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Old 27th August 2001, 09:38 AM   #18
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Has anyone checked out Jeff McCaulay's capacitance multiplier which appeared in the June 2001 issue of Electronics World (Circuit Ideas pages). Seems very good.

I made this circuit and briefly tested it this morning. Since my application was to only power a discrete buffer stage which works of + - 32volts, I had not used much capacitance, post rectifier/output of capacitance multiplier. I found the voltage setting to be quite stable - off load; when I connected a 10k resistor to the output to put a static load on the supply, I found the voltage drop from 32 to 19 volts. This may have to do with the actual capacitors not being sufficient, particularly, post rectifier. I need to verify this.

The author says that this circuit was used to bias a Class-A amplifier at 2 amps and using it reduced ripple from 2 volts pk-pk to a few microvolts.

My idea is to use this capacitance multiplier followed by a 317/337 regulator to power some preamplifiers, like the Pass DIY Opamps, which I have at hand.

Anyone else wants to join the fray?
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Old 5th September 2001, 04:36 AM   #19
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I don't believe this anecdotal evidence. The operation of a circuit is pure physics. If the mains power is switched off, then where does the current to run your amp come from? There must be an actual reservoir of charge somewhere to provide that current. But, transistors cannot store charge, nor can transformers or zeners, or magical pixie dust. That charge must come from an actual, real capacitor, which will store Q=CV Coulombs of charge.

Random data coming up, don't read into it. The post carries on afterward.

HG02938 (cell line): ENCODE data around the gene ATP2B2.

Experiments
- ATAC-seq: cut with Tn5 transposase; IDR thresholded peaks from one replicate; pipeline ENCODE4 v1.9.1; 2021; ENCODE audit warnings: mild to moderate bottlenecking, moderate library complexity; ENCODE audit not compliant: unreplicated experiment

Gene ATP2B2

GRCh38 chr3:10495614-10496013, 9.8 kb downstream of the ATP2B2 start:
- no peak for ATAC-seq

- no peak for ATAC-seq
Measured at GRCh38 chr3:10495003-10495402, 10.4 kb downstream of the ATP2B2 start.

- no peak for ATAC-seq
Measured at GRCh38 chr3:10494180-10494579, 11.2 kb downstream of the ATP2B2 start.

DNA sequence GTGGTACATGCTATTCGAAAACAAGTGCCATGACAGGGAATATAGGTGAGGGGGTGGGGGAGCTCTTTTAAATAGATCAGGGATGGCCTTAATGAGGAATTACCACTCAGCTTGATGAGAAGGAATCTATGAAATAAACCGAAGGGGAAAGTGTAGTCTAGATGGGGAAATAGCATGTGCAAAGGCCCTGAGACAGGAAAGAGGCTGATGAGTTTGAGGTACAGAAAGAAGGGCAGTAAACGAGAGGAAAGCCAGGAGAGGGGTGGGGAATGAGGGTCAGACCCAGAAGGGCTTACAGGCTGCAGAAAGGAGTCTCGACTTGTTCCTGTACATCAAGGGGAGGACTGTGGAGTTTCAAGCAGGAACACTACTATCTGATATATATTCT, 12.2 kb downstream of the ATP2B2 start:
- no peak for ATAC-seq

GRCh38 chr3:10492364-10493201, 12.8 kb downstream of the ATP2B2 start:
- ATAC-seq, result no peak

The cap. multiplier circuit unquestionably provides only virtual capacitance.
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Old 5th September 2001, 08:42 AM   #20
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True A real capacitor is supplying the Storage. and since the capacitor upon the Base of the Transistor is Driving a Load that is Alot Higher in Impedance that the actual load itself (Z X the Hfe of the Transistor)the Time required to Deplete the Charge is then also incresed.